UK: The Sky's The Limit…

What would you do if;

  1. your property development business had obtained planning permission to construct a 62 storey tower comprising 200,714 sq.m;
  2. you had secured funding in principle to commence the development; BUT
  3. the proposed development infringed the rights to light of 61 properties – of which 53 were maintaining their fundamental right to an injunction to prevent loss of light from the development as their primary remedy;
  4. you could see a failure to meet demand for space if pre-contract orders for materials are not placed in April 2016; and
  5. your investors had threatened to exit if the threat of injunctive remedies was not removed?

Answer– You could approach the Local Planning Authority to use their statutory powers to remove the block on development. The LPA's powers come from sections 227 and 237 of the Town and Country Planning Act 1990. In essence s237 states that land can be developed if it is acquired/appropriated by a local planning authority for planning purposes notwithstanding that it involves (a) interference with an interest or right or (b) a breach of a restriction as to the user of land. This power is akin to compulsory purchase and has been described by some as a method of cleansing a site of rights that would otherwise prohibit or hinder development.

One of the significant issues with this solution is that its application would deprive 61 property owners (90 legal titles) of their legal rights to light, all of this in a year when a YouGov poll revealed that half of Londoners think the new "tall towers" proposed for the capital will have a negative impact on the skyline.

The above is the real life situation being played out at 22 Bishopsgate, London.

On 5th April 2016 the City of London Corporation resolved to use s237 to allow the development to proceed. The decision was taken in the public interest to promote the delivery of this building and bring this long-standing and long-stalled development to fruition. The City of London Corporation decided this interest trumped that of the property owners' rights to light. The deprived owners will receive statutory compensation for the loss of such rights; however, this is generally less than the owners may have received if a negotiated settlement had been reached. The City of London Corporation believes this decision is justified when balancing the following rights against the proprietary rights of the neighbouring landowners as:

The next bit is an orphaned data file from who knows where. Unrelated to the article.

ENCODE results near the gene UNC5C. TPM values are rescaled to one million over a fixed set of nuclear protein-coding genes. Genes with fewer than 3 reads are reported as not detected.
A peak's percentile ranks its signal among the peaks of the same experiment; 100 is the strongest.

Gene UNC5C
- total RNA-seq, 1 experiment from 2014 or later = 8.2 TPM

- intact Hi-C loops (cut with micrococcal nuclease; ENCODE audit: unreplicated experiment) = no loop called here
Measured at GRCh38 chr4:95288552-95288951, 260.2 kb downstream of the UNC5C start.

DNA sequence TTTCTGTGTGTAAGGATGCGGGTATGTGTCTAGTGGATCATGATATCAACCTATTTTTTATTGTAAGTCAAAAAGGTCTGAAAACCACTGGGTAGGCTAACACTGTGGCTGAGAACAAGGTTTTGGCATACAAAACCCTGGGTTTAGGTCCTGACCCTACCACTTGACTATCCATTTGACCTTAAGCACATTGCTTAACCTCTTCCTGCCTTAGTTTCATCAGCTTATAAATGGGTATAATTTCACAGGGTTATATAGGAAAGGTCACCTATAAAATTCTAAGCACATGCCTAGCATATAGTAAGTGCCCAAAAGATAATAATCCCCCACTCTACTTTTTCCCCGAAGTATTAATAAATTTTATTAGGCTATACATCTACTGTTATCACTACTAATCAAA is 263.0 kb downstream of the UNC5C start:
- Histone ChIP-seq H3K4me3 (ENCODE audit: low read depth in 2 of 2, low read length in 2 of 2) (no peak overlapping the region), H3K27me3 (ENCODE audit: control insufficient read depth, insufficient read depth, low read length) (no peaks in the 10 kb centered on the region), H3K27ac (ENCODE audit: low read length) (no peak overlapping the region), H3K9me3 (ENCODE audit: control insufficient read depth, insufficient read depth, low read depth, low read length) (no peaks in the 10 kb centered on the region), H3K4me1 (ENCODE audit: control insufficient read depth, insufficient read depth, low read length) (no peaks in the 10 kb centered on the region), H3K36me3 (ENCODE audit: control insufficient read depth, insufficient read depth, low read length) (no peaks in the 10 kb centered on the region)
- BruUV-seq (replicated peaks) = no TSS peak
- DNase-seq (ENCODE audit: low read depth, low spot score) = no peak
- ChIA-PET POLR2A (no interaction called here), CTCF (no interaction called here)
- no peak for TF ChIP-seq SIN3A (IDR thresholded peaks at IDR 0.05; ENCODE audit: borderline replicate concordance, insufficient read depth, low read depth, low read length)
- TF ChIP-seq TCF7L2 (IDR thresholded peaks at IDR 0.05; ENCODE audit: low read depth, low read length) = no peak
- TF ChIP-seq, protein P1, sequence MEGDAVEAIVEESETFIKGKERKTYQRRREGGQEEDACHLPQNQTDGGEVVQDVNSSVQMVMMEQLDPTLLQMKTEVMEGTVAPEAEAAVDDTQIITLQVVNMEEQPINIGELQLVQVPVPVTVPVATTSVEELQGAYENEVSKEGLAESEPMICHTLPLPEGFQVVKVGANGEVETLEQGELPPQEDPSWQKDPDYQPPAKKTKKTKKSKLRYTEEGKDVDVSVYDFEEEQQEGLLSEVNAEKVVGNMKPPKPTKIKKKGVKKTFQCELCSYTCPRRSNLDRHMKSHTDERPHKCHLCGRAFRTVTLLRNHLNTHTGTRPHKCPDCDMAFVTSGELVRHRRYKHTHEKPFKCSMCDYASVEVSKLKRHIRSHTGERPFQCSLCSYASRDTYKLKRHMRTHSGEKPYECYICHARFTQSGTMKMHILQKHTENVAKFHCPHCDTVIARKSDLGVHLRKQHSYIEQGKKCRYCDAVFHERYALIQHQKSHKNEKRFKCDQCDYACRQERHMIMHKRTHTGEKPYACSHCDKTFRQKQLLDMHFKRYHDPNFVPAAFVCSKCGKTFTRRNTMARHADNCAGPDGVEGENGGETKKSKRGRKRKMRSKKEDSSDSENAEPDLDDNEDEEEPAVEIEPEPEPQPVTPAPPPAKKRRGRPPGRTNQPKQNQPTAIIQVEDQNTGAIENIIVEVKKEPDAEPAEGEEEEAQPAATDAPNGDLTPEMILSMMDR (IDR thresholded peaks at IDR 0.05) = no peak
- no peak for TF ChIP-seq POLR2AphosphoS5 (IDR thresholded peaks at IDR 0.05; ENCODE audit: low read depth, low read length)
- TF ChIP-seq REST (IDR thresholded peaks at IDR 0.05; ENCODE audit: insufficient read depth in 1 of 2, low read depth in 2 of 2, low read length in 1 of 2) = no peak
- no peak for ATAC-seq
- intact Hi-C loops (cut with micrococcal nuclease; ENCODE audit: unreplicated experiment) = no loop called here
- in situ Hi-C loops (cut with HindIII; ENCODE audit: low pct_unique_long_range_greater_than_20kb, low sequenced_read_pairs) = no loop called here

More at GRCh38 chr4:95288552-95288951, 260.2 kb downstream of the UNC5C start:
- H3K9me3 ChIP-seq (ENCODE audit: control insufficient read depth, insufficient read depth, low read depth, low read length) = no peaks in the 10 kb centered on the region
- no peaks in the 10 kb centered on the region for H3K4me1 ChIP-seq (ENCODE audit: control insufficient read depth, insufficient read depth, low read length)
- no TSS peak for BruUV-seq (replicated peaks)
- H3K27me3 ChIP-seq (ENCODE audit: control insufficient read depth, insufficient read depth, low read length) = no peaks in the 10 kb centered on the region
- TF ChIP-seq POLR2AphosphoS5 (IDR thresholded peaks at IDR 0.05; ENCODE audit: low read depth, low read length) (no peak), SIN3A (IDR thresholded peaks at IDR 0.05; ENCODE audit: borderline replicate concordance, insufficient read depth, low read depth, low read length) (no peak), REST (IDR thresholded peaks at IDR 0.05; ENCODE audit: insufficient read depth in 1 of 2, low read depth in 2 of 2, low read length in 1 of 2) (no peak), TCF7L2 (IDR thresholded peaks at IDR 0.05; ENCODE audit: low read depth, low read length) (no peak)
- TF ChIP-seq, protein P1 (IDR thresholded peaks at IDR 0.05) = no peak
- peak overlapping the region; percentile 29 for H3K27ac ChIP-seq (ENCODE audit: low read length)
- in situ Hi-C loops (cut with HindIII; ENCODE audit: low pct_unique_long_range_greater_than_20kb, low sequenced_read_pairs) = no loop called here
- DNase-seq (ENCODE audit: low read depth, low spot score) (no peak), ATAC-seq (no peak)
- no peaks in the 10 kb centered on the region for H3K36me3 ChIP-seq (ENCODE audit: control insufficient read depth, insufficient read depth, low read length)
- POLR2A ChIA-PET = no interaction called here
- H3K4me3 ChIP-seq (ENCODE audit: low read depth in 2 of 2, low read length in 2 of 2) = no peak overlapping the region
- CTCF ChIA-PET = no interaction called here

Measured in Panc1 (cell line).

1. the development would bring an otherwise unused site back to life to "deliver a significant increase in flexible office accommodation and support the strategic objective of the City of London Corporation to promote the City as the leading international and finance business centre. It is considered desirable [by the Corporation] for the development to progress and be completed as soon as possible".
  2. the size and configuration of the development would benefit the business community and (importantly) be in line with, and deliver, some of the targets outlined in the City of London Development Framework.
  3. the Development will secure benefits to the area in terms of the appearance of the new building and improved public realm. (There will be a free viewing gallery at floor 58.)
  4. the City of London Corporation recognise that waiting for commercial negotiations to conclude with all parties will render the scheme unviable.

Conclusion – These powers have rarely been invoked by the City of London Corporation and their use is seen as a last resort given they unilaterally remove property owners' rights. It is, however, encouraging for developers that the public interest has triumphed over the property owners' rights, as development has been promoted, not stifled. Land owners can see that a precedent has now been set and the qualified Human Right that "every person is entitled to peaceful enjoyment of their possessions" was deemed less important than the public good of the development. This hearing may also promote early settlement of disputes of rights to light across the City of London as it is now apparent that the City of London Corporation is willing to use their statutory powers forcing property owners to accept less compensation than they may otherwise have agreed....Developers, if you can think BIG and justify that the benefits of the scheme outweigh the burdens and the rights deprived.....the sky might just be the limit...

The content of this article is intended to provide a general guide to the subject matter. Specialist advice should be sought about your specific circumstances.

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